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Network Monitoring

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  • 11-08-2015 12:41pm
    #1
    Registered Users Posts: 13,385 ✭✭✭✭


    So I've had a few threads on here regarding nagios, log monitoring, syslogs etc. & thankfully I've gotten some good feedback

    It's something that interests me hugely in my work as a sysadmin - saving time, setting up metrics and organising rafts of data & information into easy to read, easy to evaluate repositories.

    I've tested with Nagios, Observium, Lansweeper, Solarwinds etc. and I'd like to just get a discussion going on what setups fellow IT pros (or home users for that matter) use for monitoring, what's your setup, what do you monitor most & what do you recommend?


    To Kick off...

    Lansweeper:

    pc-network-inventory-software.png

    This is very cheap in the grand scheme of things and is something that I'd highly recommend. It's very easy to setup & upgrade, runs on windows server which is helpful if you're not comfortable with linux. Gives a very nice GUI to navigate the info being pulled in by SNMP, allows running of reports, license compliance (which needs refining) but overall I'd highly recommend this for out of the box inventory management for Server, printer, switch, esx, laptop etc.

    The custom fields are also very handy & can have reports ran on them i.e. add a checkbox for Documented or Licenses to servers and run reports based on that to see where you may be falling down in certain areas.

    Observium:

    Observium.jpeg

    Linux setup so will require some config before you can start playing with it. Think this is great for graphing & general look - it's very sharp looking, however the alerting is a bit up in the air for free users, I've been told it can be setup on the free license but I'll most likely need to upgrade as I'm not seeing it. Where it falls down is detail in comparison to....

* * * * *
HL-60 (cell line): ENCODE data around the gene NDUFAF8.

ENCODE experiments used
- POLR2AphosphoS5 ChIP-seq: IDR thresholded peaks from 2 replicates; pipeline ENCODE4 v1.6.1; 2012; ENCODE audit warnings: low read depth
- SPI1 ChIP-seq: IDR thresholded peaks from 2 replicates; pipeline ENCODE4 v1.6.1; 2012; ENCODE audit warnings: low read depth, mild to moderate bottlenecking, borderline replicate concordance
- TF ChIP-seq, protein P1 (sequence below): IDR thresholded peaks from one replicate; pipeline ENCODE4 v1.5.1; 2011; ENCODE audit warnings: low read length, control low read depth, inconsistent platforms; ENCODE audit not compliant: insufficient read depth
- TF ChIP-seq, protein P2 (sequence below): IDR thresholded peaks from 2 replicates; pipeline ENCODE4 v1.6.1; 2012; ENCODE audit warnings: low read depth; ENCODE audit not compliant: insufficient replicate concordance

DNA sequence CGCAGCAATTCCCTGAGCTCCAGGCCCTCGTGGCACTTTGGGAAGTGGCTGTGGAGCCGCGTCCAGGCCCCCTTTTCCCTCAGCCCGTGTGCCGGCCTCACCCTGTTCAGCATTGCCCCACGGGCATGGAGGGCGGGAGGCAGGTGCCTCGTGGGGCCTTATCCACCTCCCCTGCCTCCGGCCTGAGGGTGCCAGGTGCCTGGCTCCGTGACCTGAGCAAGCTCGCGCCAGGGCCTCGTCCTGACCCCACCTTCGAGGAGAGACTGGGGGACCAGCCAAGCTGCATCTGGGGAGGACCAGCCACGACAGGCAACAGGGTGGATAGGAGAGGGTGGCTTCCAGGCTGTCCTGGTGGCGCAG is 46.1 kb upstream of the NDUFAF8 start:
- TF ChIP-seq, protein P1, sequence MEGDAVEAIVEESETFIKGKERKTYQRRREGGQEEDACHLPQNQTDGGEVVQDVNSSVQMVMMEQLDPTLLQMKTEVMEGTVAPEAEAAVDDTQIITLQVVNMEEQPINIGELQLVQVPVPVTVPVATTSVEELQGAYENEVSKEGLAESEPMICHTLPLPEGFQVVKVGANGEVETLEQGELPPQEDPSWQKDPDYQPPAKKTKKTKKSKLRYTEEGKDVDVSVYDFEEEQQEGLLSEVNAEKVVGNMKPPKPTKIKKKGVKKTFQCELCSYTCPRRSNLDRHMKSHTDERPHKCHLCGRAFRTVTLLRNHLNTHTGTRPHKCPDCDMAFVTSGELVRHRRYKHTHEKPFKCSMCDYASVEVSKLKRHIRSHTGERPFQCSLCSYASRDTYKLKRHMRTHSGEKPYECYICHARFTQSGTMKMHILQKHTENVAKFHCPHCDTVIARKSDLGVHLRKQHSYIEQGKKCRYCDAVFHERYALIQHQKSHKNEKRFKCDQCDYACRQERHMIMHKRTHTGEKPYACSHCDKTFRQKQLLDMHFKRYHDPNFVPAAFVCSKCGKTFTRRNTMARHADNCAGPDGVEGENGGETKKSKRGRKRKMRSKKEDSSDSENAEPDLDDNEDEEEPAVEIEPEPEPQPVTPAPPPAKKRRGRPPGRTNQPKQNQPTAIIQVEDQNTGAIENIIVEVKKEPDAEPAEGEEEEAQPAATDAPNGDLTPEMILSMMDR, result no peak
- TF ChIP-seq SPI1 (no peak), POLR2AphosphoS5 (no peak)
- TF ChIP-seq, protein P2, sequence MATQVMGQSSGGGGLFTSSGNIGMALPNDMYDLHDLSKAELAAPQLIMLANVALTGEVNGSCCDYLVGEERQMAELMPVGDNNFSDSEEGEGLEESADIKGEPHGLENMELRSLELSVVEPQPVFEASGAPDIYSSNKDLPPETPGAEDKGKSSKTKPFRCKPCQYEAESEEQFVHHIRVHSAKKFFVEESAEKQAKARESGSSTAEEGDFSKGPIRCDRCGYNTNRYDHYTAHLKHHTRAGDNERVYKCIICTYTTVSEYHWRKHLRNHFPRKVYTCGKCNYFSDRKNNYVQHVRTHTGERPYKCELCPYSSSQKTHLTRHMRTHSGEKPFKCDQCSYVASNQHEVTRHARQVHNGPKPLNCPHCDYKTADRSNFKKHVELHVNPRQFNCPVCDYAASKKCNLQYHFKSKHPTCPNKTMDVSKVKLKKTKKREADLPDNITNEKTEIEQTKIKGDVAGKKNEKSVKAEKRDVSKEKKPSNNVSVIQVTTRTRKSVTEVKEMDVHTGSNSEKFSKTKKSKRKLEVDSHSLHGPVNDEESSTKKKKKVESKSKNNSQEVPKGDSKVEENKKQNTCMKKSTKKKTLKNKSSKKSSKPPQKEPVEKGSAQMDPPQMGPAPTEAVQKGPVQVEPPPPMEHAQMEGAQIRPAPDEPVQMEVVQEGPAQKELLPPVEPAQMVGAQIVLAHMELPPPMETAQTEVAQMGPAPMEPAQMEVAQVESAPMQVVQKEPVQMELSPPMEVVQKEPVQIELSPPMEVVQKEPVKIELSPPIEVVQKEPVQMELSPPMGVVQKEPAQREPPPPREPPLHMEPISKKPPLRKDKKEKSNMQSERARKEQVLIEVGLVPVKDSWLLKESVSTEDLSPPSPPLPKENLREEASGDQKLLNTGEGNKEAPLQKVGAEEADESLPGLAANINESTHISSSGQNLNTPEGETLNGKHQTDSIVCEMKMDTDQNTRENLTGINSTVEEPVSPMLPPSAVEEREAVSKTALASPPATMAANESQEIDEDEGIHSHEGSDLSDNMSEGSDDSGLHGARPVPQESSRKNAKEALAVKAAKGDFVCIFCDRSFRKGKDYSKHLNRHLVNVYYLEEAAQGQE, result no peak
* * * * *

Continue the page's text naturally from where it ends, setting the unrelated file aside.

Nagios/ZenOSS:

    zenoss.jpg

    Nagios is clearly a powerful & very useful tool, however, from my own testing, it requires the most time to config & get running & even then I still don't have everything working.

    The graphs aren't as good as Observium, however the map is far better, you can monitor webpages & it's up/down status monitoring is on the button with close on zero false positives so far.

    I am having issues pulling in SNMP data from ESX servers & this will require some looking into but I'm at a stage now where I need to pick one solution and bury myself into it for a few days to get everything setup, however I'm still stuck between looking at other solutions (hence my interest to see what some here are running with) & choosing between Nagios & Observium - for now Nagios wins based on efficiency over looks.

    Finally - apologies for the images - not many stock photos online, will look to maybe upload some of my own if we get a conversation going.


Comments

  • Registered Users Posts: 1,158 ✭✭✭Enigma IE


    I've mostly used/deployed PRTG but also WUG. PRTG is relatively easy to setup and has good features, WUG there's a little more to it but excellent product.

    Both can monitor hundreds of different sensors and can monitor in various ways e.g. WMI, SNMP, PING, HTTP and so on. You can report on all the sensor types, create graphs etc.

    Both can receive flow data (neflow, sflow, jflow) and again this be graphed and you can drill down as required.

    You can also import MIB files (if available) from any devices you want to monitor. e.g. firewalls and create monitors for anything contained in the MIB file.